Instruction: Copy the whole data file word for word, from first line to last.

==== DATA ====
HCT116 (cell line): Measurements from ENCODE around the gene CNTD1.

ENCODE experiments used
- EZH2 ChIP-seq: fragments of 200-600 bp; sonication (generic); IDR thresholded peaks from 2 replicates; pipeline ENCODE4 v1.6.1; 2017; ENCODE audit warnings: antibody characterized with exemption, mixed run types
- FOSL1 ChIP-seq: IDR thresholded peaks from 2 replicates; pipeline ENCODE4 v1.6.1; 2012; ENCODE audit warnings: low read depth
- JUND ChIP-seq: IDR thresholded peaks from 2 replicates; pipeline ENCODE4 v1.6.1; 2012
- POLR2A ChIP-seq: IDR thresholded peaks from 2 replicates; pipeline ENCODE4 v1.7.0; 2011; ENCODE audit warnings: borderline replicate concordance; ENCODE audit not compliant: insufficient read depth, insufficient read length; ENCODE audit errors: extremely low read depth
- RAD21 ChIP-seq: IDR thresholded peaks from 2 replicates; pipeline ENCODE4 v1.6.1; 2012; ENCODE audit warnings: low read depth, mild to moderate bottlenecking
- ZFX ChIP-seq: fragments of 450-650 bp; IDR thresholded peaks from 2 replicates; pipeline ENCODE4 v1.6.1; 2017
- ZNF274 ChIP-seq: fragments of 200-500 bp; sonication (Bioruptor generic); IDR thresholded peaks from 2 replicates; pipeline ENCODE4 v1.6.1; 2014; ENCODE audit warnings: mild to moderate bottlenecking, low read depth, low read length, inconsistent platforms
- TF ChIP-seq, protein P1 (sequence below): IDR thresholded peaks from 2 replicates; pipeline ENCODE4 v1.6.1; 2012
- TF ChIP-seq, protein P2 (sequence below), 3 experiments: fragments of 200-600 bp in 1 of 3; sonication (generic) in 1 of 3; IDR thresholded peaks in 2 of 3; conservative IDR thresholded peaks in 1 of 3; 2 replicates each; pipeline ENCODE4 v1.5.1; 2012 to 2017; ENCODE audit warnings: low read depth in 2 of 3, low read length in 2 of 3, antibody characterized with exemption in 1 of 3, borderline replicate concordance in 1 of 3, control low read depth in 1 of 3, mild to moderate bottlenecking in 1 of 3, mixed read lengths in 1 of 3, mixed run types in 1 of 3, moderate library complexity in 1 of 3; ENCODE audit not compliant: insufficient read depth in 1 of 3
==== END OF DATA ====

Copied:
HCT116 (cell line): Measurements from ENCODE around the gene CNTD1.

ENCODE experiments used
- EZH2 ChIP-seq: fragments of 200-600 bp; sonication (generic); IDR thresholded peaks from 2 replicates; pipeline ENCODE4 v1.6.1; 2017; ENCODE audit warnings: antibody characterized with exemption, mixed run types
- FOSL1 ChIP-seq: IDR thresholded peaks from 2 replicates; pipeline ENCODE4 v1.6.1; 2012; ENCODE audit warnings: low read depth
- JUND ChIP-seq: IDR thresholded peaks from 2 replicates; pipeline ENCODE4 v1.6.1; 2012
- POLR2A ChIP-seq: IDR thresholded peaks from 2 replicates; pipeline ENCODE4 v1.7.0; 2011; ENCODE audit warnings: borderline replicate concordance; ENCODE audit not compliant: insufficient read depth, insufficient read length; ENCODE audit errors: extremely low read depth
- RAD21 ChIP-seq: IDR thresholded peaks from 2 replicates; pipeline ENCODE4 v1.6.1; 2012; ENCODE audit warnings: low read depth, mild to moderate bottlenecking
- ZFX ChIP-seq: fragments of 450-650 bp; IDR thresholded peaks from 2 replicates; pipeline ENCODE4 v1.6.1; 2017
- ZNF274 ChIP-seq: fragments of 200-500 bp; sonication (Bioruptor generic); IDR thresholded peaks from 2 replicates; pipeline ENCODE4 v1.6.1; 2014; ENCODE audit warnings: mild to moderate bottlenecking, low read depth, low read length, inconsistent platforms
- TF ChIP-seq, protein P1 (sequence below): IDR thresholded peaks from 2 replicates; pipeline ENCODE4 v1.6.1; 2012
- TF ChIP-seq, protein P2 (sequence below), 3 experiments: fragments of 200-600 bp in 1 of 3; sonication (generic) in 1 of 3; IDR thresholded peaks in 2 of 3; conservative IDR thresholded peaks in 1 of 3; 2 replicates each; pipeline ENCODE4 v1.5.1; 2012 to 2017; ENCODE audit warnings: low read depth in 2 of 3, low read length in 2 of 3, antibody characterized with exemption in 1 of 3, borderline replicate concordance in 1 of 3, control low read depth in 1 of 3, mild to moderate bottlenecking in 1 of 3, mixed read lengths in 1 of 3, mixed run types in 1 of 3, moderate library complexity in 1 of 3; ENCODE audit not compliant: insufficient read depth in 1 of 3